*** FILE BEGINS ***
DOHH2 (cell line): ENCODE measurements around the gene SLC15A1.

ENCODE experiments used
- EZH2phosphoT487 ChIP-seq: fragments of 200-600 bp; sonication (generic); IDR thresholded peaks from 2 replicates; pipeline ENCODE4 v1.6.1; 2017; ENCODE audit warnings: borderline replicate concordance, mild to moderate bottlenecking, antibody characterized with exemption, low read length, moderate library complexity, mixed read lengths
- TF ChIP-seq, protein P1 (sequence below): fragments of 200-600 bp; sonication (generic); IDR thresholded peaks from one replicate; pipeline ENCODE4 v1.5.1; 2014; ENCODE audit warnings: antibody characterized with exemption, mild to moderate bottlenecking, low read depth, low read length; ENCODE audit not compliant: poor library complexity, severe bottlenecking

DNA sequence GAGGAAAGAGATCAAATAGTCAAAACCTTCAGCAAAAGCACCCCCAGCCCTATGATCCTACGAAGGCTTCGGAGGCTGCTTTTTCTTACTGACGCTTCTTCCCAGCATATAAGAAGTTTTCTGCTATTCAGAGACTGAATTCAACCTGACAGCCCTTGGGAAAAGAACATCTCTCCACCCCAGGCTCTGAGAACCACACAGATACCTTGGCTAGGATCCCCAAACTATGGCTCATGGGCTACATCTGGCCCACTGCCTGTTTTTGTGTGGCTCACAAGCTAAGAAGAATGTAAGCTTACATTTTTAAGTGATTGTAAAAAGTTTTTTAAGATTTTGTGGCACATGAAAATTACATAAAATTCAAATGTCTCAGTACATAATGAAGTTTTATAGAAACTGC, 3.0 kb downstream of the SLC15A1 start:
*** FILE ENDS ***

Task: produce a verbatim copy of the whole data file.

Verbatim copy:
DOHH2 (cell line): ENCODE measurements around the gene SLC15A1.

ENCODE experiments used
- EZH2phosphoT487 ChIP-seq: fragments of 200-600 bp; sonication (generic); IDR thresholded peaks from 2 replicates; pipeline ENCODE4 v1.6.1; 2017; ENCODE audit warnings: borderline replicate concordance, mild to moderate bottlenecking, antibody characterized with exemption, low read length, moderate library complexity, mixed read lengths
- TF ChIP-seq, protein P1 (sequence below): fragments of 200-600 bp; sonication (generic); IDR thresholded peaks from one replicate; pipeline ENCODE4 v1.5.1; 2014; ENCODE audit warnings: antibody characterized with exemption, mild to moderate bottlenecking, low read depth, low read length; ENCODE audit not compliant: poor library complexity, severe bottlenecking

DNA sequence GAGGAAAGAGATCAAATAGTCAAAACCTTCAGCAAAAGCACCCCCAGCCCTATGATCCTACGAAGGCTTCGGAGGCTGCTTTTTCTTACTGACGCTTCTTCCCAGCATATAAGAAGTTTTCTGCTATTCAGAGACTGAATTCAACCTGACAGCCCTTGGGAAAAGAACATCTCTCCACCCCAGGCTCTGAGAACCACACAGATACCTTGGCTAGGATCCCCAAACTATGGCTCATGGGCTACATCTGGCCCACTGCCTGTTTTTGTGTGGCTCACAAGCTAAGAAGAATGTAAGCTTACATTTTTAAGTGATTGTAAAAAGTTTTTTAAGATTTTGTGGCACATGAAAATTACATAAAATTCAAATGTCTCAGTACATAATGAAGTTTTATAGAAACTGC, 3.0 kb downstream of the SLC15A1 start: